Jerusalem Islamic museum suspends sale of its exhibits following outrage

Following outrage, Jerusalem’s Museum of Islamic Art’s asks to delay the sale of part of its storied collection, days before some 200 items were set to go under the hammer through Sotheby’s London.

One-hundred-and-ninety objects of Islamic art from the museum’s storage and 60 clocks and watches from its permanent collection have been scheduled to be sold on October 27 and 28, according to Sotheby’s.

Hermann de Stern Foundation, a private foundation that owns the items, says the decision was made due to criticism of the planned sale voiced by many, including President Reuven Rivlin.

Lamenting the planned move, Rivlin said yesterday in a statement, “We must find the means available to the State of Israel in the legal and international spheres to prevent the sale of these cultural assets from the region as a whole.”

The facade of the L.A. Mayer Museum for the Islamic Arts in Jerusalem. (courtesy, Sotheby’s)

The foundation says it has now suspended the move “due to our great respect for the president of Israel, and even though the sale of the items was made in accordance with all relevant laws.”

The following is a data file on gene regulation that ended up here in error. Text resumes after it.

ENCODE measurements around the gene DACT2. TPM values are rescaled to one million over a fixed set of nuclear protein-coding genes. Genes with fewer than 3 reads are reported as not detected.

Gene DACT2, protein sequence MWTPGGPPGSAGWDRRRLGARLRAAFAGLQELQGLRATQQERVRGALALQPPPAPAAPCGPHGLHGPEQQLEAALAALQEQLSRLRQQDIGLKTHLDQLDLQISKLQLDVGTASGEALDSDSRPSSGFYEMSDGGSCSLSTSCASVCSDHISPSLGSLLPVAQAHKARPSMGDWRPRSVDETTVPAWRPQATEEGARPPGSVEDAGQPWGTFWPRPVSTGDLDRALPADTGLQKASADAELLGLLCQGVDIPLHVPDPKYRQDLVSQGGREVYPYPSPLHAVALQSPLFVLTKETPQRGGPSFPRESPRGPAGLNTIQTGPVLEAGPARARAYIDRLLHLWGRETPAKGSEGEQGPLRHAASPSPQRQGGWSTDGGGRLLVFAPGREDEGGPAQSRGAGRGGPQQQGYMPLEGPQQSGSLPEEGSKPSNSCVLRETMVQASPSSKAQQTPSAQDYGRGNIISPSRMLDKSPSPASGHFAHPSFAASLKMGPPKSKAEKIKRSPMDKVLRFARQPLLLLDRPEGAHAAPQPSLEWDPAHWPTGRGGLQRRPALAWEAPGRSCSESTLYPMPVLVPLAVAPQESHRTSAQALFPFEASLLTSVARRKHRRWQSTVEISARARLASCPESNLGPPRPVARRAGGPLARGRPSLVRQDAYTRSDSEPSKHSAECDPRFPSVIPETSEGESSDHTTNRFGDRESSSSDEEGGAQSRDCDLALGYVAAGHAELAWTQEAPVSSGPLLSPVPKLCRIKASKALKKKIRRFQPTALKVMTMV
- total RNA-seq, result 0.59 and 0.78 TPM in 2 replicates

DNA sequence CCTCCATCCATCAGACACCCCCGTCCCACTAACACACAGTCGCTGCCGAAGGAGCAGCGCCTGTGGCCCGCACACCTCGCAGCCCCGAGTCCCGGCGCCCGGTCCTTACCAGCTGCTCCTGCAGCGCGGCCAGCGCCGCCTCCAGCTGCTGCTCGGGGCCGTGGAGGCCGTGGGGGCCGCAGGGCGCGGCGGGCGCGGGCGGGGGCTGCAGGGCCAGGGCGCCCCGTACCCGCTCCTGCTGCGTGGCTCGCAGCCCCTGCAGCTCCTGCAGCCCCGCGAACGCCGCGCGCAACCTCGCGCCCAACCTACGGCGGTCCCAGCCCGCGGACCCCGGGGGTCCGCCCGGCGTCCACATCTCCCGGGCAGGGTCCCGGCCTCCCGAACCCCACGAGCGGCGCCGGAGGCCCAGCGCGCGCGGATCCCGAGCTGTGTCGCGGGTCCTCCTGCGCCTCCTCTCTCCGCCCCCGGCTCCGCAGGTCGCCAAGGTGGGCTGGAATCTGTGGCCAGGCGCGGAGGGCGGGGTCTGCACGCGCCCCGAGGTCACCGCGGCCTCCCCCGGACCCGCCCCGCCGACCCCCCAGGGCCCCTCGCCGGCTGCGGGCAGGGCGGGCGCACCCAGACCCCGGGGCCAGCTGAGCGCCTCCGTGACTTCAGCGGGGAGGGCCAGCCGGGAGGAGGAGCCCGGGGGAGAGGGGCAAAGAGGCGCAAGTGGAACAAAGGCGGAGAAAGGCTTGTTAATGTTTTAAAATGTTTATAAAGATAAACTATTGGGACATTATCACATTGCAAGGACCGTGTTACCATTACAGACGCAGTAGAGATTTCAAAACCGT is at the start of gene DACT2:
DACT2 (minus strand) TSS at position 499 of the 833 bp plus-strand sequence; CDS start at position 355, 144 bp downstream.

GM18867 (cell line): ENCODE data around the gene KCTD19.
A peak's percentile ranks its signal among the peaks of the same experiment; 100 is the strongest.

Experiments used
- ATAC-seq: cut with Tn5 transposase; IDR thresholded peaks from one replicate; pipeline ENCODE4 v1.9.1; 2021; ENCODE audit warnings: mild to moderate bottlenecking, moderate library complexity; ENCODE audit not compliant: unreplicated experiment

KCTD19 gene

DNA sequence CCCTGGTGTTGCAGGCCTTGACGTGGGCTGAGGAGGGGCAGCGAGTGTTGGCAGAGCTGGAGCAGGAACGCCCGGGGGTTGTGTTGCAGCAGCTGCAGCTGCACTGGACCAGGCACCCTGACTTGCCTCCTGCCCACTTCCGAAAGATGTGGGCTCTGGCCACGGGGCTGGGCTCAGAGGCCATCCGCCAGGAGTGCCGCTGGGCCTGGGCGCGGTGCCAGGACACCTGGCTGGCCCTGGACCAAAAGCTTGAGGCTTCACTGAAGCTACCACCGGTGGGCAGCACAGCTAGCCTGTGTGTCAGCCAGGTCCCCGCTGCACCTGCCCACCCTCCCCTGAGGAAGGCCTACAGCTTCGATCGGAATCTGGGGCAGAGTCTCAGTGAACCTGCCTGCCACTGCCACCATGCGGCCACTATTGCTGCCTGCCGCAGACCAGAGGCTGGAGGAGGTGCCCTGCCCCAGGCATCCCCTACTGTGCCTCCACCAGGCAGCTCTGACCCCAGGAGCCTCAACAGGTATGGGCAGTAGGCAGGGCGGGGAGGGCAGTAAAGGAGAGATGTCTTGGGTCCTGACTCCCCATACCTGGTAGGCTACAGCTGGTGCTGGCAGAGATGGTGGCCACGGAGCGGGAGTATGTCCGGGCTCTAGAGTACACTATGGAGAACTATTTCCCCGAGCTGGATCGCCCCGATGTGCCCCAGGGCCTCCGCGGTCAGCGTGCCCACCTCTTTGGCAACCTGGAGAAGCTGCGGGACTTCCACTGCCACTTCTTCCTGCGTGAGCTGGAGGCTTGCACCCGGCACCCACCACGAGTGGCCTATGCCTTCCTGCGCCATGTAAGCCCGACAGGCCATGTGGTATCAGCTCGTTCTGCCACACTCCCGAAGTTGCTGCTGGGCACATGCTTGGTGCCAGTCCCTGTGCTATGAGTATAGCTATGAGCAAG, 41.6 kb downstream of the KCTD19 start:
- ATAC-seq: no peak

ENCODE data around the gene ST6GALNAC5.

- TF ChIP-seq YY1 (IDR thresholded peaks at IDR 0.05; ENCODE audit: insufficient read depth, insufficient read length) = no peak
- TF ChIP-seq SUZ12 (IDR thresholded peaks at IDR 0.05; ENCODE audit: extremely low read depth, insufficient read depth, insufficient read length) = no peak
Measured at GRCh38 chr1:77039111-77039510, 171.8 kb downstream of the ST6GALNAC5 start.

The L.A. Mayer Museum for Islamic Art had said earlier that facing financial pressures, including and especially from the coronavirus pandemic, it has been forced to sell off the items, in order to remain open at all.

The sale of Islamic works, including objects, manuscripts, rugs and carpets, has been estimated to bring a total of between $4.13 million and $6.1 million to the museum. The watches, which will be offered on the auction’s second day, have a combined estimated worth of $2.2 million-$3.4 million.

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